She also recalls moving to a flat in the Lansingburgh section of Troy when she was 5. As her family removed their furniture from the old flat, a worker came in to install electricity in place of the gaslights. The new flat in modern Lansingburgh already had electricity.

In 1931, when Edna’s family purchased a new house, it included a refrigerator, whose ice cubes were a treat for her friends.

WWII: Edna’s brother Walter joined the Army in 1938. “We knew there was war in Europe, but we didn’t expect to get into it,” she said. On December 7, 1941, she was out to dinner with her parents to celebrate her birthday, which had been two days earlier. When the restaurant manager announced that the Japanese had bombed Pearl Harbor, she remembers her father’s face turning white. “Dad went into shock … he said ‘that means that your brother is at war.’”

During the war, Edna volunteered with the local USO on weekends, making sandwiches for soldiers traveling through the area on the train. A piano was available at the train station, which she played to boost morale. A favorite among the soldiers was “The Darktown Strutter’s Ball.”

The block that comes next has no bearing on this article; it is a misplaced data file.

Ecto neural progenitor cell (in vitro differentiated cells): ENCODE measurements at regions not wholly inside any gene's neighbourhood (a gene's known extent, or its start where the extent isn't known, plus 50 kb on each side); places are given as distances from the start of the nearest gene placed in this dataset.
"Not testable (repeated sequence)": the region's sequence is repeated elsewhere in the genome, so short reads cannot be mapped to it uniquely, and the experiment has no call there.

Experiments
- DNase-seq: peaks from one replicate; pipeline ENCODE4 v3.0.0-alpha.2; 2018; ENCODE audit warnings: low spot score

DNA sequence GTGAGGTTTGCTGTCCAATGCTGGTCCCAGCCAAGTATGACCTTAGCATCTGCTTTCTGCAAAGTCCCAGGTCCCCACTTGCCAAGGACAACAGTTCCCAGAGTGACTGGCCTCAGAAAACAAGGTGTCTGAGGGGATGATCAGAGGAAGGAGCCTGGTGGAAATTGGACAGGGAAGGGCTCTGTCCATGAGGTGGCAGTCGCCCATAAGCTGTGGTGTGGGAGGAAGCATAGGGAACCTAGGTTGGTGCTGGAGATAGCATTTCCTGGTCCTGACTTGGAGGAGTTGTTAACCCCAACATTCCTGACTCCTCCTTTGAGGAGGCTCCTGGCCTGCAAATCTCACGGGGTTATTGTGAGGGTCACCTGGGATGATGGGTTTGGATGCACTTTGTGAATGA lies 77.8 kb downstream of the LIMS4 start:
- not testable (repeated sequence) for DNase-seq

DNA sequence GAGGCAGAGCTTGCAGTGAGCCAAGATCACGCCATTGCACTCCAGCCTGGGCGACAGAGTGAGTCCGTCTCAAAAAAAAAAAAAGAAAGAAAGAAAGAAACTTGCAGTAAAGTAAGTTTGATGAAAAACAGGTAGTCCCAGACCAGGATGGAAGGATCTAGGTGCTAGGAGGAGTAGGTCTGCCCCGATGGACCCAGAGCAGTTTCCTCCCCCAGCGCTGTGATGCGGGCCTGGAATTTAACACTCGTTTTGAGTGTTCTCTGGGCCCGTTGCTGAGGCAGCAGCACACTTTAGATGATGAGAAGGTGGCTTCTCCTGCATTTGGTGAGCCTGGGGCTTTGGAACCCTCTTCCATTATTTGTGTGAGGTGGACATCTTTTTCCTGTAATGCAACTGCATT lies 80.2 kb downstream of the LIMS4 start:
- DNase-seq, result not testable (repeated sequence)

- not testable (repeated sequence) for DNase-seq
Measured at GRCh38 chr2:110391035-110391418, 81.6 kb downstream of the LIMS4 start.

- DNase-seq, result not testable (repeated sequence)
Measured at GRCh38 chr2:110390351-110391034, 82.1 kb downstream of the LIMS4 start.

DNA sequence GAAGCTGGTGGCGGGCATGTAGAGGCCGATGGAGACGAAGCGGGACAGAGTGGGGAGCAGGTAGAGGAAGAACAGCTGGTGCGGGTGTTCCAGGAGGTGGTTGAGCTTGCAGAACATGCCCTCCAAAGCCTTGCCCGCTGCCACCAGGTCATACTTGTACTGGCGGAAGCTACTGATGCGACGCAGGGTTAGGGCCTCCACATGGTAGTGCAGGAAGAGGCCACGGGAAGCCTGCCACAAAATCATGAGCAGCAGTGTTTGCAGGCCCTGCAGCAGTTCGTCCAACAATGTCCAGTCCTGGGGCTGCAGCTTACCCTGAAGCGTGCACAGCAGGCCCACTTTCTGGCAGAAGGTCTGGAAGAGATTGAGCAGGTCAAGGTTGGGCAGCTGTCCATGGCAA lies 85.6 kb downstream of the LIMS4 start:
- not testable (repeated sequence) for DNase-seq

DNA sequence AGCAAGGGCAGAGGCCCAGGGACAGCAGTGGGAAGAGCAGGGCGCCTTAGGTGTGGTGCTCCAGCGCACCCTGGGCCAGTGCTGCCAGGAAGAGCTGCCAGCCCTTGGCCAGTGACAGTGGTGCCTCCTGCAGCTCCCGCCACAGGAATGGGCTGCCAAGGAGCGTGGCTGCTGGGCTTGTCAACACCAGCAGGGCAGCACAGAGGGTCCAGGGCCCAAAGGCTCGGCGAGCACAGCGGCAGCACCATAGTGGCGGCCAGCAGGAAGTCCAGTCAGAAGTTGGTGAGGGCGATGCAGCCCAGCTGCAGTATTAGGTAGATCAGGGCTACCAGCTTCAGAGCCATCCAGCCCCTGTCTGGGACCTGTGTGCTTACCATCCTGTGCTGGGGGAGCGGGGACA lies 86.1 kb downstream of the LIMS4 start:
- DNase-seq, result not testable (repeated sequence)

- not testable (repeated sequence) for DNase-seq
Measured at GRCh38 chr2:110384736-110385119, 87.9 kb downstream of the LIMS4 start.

Meeting Robert: Robert’s parents lived next door to Edna’s family in Lansingburgh. One day Edna phoned next door to invite his mother to the movies. Robert was visiting and answered the phone. Mrs. Wells was not home, so Edna and Robert took a five-mile walk instead. Afterward, Edna said to her mother, “We were still talking when we got home. I think I’ll cultivate him.” The song “East Side, West Side” reminded them of their honeymoon in New York City.